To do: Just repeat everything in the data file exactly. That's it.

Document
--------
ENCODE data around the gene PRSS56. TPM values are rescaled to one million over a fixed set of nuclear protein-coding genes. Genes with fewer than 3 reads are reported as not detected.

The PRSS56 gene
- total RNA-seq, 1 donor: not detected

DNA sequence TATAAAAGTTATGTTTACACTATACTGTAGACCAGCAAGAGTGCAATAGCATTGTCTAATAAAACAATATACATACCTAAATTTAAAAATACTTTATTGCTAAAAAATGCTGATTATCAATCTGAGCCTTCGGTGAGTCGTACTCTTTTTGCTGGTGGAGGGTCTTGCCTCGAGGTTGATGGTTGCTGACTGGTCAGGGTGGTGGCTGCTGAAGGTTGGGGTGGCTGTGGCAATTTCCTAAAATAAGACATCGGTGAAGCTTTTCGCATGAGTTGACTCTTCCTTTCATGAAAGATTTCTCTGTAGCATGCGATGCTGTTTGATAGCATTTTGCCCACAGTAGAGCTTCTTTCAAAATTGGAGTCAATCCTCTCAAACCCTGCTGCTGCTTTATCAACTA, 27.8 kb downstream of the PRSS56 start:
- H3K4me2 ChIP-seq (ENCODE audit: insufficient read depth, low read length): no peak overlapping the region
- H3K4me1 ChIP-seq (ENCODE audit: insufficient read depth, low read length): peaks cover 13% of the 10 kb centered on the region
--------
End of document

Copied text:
ENCODE data around the gene PRSS56. TPM values are rescaled to one million over a fixed set of nuclear protein-coding genes. Genes with fewer than 3 reads are reported as not detected.

The PRSS56 gene
- total RNA-seq, 1 donor: not detected

DNA sequence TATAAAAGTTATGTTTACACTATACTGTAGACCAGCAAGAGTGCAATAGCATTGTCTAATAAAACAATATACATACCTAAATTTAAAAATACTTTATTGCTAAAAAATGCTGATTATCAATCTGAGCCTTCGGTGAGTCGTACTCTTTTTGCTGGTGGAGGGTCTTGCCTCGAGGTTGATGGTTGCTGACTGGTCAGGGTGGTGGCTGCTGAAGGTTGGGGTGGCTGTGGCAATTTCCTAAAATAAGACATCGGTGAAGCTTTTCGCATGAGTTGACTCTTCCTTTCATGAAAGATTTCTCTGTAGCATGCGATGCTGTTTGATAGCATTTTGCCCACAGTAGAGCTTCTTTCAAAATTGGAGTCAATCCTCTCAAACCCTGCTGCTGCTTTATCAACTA, 27.8 kb downstream of the PRSS56 start:
- H3K4me2 ChIP-seq (ENCODE audit: insufficient read depth, low read length): no peak overlapping the region
- H3K4me1 ChIP-seq (ENCODE audit: insufficient read depth, low read length): peaks cover 13% of the 10 kb centered on the region